Breakaway foundation faces $5.5M judgment
JEFFERSON CITY, Mo. (BP) –- The Missouri Baptist Foundation, one of five breakaway Missouri convention entities in 2001, has been ordered to pay roughly $5.5 million in legal fees and costs incurred by the convention to restore the foundation to Missouri Baptists.
The ruling by Cole County Circuit Court Senior Judge Frank Conley affirms a 2010 judgment in which Judge Paul Wilson, who now sits on the Missouri Supreme Court, ruled that the convention has the right to recover the foundation and the $140 million in funds that were under its management.
Judge Conley also ordered that convention-elected trustees take control of the foundation promptly.
The foundation, whose trustees voted to become self-perpetuating in 2001, has fought the 2010 ruling by Wilson, seeking summary judgment in 2012, making a motion to set aside the ruling in 2013, and again seeking summary judgment in 2014. Judge Conley overruled all of these legal maneuvers.
While the foundation may appeal the ruling, Conley ordered that interest accrue on the amount owed the MBC at a rate equaling just under $30,000 per month.
The MBC and the foundation attempted mediation late in 2013 and early in 2014 but reached an impasse over the issue of governance. The matter of historic Baptist trusteeship is non-negotiable with Missouri Baptists, as is the right of the convention to approve all charter changes. With the foundation case, the court has concurred multiple times with the convention on these key issues.
"Missouri Baptists have patiently and persistently asked us to seek the restoration of the foundation," said John Yeats, MBC's executive director. "Judge Conley's ruling brings further clarity to the issue and, we believe, brings the foundation one step closer to returning to the MBC family."
Yeats continued, "As we have always said, we gladly welcome back the foundation if it seats the duly elected trustees and returns to its corporate charter in which Missouri Baptists, not independent boards, govern its ministry. With God's grace, we are much closer today to reconciliation."
When Judge Wilson moved to the state Supreme Court, Senior Judge Byron Kinder inherited the case but retired. The Office of State Court Administration then appointed Boone County Senior Judge Conley of Columbia to finish the case.
Conley, in his written opinion, commented on the foundation's continual motions and efforts to reopen the case. "The fortuity of a change in trial judge is not a reason to reopen a judgment which two prior judges intended to be final," he wrote.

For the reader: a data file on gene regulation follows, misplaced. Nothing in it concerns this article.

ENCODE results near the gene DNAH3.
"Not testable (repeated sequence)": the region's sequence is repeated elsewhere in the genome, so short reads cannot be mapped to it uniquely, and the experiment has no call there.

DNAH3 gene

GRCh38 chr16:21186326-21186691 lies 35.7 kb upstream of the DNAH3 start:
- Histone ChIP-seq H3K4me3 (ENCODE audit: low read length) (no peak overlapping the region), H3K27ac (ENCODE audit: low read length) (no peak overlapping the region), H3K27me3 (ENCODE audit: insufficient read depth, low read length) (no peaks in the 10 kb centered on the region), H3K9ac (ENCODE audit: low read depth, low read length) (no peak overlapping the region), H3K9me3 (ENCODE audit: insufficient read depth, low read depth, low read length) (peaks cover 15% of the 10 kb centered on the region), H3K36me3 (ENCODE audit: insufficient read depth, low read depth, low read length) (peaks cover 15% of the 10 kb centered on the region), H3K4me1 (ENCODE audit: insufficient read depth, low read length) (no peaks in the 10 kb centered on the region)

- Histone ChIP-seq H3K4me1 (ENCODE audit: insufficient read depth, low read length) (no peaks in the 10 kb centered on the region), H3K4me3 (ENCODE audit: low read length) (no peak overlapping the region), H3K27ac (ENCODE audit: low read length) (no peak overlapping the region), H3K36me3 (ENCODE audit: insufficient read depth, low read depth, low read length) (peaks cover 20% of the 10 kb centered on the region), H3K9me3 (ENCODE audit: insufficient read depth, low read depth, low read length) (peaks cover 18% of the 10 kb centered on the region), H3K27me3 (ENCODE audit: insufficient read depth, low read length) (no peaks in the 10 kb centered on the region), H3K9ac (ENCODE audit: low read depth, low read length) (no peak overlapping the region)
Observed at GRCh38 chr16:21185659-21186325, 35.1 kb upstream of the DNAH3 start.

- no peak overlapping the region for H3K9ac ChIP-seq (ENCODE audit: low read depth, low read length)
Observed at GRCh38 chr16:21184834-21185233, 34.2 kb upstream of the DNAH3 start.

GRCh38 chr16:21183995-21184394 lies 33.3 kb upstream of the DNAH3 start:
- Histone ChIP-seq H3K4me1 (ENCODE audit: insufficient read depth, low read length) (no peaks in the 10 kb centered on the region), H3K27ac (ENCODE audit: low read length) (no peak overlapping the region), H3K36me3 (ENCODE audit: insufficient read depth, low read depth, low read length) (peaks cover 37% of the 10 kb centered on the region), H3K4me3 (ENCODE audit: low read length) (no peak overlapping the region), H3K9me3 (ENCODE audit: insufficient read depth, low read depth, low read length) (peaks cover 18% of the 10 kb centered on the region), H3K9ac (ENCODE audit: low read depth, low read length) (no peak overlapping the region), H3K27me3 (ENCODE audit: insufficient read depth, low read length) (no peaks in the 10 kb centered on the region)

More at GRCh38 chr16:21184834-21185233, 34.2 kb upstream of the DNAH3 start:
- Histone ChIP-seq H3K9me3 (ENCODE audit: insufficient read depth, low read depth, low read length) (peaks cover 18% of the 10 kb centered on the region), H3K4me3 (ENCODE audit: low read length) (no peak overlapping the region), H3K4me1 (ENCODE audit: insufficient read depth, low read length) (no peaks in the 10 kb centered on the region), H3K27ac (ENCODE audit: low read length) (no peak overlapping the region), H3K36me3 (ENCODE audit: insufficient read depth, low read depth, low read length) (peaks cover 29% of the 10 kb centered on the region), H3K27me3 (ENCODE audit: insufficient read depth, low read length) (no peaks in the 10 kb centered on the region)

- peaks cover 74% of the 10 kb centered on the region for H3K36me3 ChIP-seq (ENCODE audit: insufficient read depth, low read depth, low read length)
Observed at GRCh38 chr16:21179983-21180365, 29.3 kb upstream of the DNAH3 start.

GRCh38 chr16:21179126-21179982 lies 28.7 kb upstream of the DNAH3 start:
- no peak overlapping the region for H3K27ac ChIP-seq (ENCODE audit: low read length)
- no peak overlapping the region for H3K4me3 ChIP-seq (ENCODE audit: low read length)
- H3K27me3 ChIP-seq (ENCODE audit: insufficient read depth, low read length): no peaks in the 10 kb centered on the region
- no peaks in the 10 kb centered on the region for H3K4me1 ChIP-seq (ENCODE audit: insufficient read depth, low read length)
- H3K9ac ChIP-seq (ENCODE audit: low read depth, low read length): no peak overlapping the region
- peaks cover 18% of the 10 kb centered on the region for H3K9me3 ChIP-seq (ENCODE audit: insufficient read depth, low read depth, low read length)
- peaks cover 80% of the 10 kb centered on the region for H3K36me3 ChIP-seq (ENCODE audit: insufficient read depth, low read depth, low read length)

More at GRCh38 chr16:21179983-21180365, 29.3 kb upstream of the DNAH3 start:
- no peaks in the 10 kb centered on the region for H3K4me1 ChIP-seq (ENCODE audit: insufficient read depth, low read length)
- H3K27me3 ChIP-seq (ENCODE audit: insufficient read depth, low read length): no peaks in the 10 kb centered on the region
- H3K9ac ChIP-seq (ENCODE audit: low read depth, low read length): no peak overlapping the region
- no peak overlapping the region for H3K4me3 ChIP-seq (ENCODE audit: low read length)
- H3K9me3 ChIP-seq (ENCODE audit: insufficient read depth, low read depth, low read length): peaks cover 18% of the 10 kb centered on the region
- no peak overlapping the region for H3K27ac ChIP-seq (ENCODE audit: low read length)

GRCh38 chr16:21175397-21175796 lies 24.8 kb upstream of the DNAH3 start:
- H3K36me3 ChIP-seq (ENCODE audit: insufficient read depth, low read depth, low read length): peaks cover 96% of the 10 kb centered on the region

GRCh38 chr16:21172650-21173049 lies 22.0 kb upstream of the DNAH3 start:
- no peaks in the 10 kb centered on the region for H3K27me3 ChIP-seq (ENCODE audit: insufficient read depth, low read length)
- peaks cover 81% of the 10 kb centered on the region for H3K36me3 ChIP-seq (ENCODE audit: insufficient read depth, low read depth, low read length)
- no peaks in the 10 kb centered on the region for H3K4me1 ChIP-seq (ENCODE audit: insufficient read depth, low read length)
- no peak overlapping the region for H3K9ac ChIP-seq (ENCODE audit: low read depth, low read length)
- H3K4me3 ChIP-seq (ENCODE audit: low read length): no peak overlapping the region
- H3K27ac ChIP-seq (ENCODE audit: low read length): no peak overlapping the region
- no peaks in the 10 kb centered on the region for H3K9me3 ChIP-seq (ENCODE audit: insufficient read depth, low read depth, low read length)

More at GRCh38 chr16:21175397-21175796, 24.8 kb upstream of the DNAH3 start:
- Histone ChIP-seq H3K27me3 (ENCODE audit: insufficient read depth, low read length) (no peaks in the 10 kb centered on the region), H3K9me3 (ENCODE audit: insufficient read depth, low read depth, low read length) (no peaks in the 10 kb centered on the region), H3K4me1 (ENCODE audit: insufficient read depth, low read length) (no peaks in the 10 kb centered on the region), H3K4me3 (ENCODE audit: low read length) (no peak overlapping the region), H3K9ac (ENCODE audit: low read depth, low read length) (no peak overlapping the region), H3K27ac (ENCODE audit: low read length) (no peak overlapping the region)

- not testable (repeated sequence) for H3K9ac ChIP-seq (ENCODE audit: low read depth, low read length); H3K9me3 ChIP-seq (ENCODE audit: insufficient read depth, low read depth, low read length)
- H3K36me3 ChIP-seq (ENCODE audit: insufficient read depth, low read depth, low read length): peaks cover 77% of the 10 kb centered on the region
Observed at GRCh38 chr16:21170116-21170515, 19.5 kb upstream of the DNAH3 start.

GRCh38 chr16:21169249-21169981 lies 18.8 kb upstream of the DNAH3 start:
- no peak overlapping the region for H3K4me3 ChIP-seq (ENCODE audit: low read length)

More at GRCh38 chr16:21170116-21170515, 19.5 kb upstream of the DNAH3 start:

"Over three years after Judge Wilson sought to restore the foundation to the Convention, 'further proceedings' are over," Conley wrote. "The time for re-litigating old motions or filling new motions has passed. The Court is committed to finality in its judgment so that the parties may get finality in the resolution of this decade-old dispute."
Wilson, in his 37-page decision in 2010, wrote: "Even in complex cases, there is sometimes a simple truth that cannot be ignored" -- that "[i]n October of 2001, the Foundation deliberately, repeatedly, and surreptitiously ignored the Convention's right [to approve charter changes]."
The convention's rights were "plainly and unequivocally provided" by the foundation's 1994 charter, and the foundation's trustees "knowingly and purposefully violated the provisions of the 1994 charter by attempting to ... cut off MBC's rights...."
Still pending before Conley are MBC claims to recover Missouri Baptist University, in Clayton, and The Baptist Home, a multi-campus ministry to senior adults. MBC attorneys say they expect Judge Conley to apply the same legal reasoning to the remaining ministries because they have corporate charters that are similar to the Foundation's.
Meanwhile, convention court action ended last week against the Windermere Baptist Conference Center, another breakaway entity which took with it 1,300 acres of its property on the Lake of the Ozarks. The Missouri Supreme Court denied the convention's request for appeal on its bid for a jury trial in that case. The convention dropped its court action to recover the fifth breakaway entity, the Word & Way newsjournal.
Reported by the staff of The Pathway (www.mbcpathway.com), newsjournal of the Missouri Baptist Convention.